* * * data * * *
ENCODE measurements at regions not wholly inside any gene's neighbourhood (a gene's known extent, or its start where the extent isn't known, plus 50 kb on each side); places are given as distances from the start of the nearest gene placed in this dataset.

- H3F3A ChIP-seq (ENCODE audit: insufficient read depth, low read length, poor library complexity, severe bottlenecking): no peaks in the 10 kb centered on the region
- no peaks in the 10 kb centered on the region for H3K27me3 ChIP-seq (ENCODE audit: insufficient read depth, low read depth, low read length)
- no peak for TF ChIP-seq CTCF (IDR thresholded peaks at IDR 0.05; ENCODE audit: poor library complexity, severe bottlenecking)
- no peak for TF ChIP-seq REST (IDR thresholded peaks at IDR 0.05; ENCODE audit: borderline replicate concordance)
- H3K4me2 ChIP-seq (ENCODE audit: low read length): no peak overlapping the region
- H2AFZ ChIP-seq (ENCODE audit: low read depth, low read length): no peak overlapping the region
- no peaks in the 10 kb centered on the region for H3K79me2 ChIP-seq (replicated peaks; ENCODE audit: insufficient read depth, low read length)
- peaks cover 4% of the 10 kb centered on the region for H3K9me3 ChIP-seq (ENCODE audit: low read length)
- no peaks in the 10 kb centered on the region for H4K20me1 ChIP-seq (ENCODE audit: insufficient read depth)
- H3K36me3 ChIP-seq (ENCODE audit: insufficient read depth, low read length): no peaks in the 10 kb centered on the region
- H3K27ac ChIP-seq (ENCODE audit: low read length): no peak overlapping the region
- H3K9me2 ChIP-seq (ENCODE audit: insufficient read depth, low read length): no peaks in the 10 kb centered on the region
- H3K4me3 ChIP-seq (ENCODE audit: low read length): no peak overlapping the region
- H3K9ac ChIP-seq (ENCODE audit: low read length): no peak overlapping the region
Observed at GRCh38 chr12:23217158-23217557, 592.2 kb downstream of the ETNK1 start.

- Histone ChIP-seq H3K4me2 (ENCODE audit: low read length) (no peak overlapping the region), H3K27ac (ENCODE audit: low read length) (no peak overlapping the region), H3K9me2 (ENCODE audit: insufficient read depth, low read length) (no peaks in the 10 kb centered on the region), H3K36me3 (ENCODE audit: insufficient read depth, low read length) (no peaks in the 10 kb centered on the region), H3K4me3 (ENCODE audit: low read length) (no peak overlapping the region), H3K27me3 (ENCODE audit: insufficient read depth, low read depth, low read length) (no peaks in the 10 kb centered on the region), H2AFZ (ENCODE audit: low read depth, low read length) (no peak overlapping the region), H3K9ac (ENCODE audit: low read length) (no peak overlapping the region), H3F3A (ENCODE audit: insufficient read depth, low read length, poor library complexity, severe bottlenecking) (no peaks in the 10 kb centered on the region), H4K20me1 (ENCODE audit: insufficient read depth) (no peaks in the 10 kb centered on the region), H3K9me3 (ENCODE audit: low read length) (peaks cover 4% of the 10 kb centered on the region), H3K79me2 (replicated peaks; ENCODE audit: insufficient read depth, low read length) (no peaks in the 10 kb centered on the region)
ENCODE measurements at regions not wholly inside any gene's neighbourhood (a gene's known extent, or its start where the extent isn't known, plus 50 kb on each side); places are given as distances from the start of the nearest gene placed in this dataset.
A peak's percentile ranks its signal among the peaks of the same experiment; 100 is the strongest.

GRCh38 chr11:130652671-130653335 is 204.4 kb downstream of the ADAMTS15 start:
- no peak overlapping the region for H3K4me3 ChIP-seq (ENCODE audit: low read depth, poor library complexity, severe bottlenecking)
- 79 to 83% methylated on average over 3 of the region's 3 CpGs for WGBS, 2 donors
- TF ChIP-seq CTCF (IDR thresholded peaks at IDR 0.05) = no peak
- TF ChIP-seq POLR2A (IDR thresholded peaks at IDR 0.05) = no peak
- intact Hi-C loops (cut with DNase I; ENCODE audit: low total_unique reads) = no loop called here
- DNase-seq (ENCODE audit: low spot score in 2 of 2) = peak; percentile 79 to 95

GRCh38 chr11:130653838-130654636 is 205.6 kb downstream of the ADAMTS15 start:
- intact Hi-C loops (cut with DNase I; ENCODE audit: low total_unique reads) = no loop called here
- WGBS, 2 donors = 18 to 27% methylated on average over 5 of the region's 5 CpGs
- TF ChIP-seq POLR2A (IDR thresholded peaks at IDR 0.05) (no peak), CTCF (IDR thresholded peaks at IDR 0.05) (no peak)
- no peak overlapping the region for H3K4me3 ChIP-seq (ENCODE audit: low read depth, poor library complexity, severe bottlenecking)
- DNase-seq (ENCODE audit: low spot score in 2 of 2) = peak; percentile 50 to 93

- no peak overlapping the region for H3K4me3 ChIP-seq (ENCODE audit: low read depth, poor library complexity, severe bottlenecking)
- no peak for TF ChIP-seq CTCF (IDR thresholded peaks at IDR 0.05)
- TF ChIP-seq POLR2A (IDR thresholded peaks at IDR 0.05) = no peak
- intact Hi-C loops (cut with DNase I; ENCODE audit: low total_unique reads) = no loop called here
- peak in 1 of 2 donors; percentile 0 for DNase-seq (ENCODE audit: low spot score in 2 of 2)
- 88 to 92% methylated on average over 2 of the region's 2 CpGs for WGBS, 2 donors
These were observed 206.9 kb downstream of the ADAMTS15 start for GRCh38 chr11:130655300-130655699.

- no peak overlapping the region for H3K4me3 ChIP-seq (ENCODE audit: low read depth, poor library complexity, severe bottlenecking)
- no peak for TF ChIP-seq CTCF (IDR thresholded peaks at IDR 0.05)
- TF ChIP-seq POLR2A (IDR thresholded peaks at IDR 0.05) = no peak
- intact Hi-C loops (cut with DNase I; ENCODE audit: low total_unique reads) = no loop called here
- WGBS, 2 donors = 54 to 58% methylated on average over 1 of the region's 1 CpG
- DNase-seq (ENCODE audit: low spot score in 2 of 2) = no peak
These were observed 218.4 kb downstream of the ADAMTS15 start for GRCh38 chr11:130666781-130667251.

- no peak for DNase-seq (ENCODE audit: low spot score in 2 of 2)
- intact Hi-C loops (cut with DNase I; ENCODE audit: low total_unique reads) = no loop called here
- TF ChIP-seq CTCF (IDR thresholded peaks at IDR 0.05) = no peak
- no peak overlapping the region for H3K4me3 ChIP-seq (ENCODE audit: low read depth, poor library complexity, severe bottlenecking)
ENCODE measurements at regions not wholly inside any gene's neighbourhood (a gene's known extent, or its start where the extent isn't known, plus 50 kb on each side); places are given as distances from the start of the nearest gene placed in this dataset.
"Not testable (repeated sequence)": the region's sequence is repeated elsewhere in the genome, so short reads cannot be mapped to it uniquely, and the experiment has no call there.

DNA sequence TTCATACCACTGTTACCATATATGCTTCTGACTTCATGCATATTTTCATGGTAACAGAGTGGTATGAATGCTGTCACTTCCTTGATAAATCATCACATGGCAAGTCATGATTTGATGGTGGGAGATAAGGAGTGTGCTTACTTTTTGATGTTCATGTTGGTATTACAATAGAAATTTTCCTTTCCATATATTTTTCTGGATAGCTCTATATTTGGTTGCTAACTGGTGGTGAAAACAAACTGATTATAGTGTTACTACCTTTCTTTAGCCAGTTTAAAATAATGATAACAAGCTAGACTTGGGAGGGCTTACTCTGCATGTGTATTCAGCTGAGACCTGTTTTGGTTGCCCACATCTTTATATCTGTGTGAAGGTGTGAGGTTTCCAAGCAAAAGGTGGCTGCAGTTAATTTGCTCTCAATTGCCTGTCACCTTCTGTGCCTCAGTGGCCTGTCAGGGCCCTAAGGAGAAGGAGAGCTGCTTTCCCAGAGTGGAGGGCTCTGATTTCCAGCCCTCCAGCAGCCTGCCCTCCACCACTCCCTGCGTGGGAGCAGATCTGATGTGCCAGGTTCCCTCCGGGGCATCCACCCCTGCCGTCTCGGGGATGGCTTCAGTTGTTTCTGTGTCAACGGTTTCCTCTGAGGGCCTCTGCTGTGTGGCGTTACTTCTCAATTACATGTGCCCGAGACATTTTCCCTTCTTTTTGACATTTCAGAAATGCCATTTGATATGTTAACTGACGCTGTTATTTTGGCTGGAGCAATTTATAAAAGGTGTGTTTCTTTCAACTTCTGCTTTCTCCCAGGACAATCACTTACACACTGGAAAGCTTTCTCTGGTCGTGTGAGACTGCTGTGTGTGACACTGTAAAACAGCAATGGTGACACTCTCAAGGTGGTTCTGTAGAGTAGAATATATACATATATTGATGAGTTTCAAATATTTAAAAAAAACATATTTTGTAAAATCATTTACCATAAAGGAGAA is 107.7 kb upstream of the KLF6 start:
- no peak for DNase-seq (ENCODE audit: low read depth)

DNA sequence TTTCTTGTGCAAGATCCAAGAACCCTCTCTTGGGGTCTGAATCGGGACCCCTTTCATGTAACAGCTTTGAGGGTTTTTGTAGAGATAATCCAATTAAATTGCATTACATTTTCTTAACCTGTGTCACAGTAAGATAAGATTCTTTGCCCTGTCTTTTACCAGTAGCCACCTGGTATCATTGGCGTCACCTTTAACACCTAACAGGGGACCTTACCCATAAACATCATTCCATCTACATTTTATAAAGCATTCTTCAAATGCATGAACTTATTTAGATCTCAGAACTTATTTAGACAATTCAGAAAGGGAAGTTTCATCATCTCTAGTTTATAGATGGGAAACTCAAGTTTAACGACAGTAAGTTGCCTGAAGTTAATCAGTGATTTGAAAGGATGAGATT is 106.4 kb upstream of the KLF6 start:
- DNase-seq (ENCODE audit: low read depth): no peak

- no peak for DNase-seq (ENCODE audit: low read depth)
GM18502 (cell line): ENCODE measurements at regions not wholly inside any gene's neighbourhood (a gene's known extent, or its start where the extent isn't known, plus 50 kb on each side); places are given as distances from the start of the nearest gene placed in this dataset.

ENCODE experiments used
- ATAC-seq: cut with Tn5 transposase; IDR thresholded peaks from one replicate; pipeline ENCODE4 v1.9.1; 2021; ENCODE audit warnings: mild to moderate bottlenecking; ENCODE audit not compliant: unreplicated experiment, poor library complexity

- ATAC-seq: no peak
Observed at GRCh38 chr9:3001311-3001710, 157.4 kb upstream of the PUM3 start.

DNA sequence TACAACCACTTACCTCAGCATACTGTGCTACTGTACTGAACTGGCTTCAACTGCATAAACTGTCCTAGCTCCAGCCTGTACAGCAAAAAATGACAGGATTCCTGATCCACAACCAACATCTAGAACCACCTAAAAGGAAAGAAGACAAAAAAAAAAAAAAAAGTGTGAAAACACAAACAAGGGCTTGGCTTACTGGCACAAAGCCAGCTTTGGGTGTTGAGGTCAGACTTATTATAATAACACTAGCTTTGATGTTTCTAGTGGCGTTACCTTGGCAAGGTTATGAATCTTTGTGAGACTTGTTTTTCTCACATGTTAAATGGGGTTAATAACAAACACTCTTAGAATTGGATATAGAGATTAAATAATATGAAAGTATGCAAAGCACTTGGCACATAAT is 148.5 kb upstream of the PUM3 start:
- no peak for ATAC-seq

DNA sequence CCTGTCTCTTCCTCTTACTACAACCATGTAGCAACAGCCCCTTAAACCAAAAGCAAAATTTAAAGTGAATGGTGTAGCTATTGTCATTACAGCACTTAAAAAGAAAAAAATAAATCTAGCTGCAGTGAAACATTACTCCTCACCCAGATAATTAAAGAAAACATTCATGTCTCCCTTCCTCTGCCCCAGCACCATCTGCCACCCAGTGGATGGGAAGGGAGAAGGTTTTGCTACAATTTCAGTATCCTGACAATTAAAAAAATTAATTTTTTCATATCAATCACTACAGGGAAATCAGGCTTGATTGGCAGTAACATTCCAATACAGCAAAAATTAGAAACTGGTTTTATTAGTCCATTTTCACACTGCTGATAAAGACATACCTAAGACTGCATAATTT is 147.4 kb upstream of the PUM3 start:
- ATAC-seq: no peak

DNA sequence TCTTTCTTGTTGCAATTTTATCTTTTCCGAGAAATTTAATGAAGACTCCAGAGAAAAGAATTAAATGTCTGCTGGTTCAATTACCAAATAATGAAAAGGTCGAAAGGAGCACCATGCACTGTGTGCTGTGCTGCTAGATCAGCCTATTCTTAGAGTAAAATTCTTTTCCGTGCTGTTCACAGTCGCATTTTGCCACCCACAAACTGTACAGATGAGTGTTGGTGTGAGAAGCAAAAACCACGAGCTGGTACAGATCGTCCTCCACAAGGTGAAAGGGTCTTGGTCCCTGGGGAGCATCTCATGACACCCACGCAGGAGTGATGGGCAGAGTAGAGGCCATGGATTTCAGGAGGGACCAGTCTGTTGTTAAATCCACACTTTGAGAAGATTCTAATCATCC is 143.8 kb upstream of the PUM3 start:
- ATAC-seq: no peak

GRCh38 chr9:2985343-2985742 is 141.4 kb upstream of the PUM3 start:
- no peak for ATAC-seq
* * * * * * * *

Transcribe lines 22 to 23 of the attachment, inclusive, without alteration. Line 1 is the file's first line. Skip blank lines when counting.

- 79 to 83% methylated on average over 3 of the region's 3 CpGs for WGBS, 2 donors
- TF ChIP-seq CTCF (IDR thresholded peaks at IDR 0.05) = no peak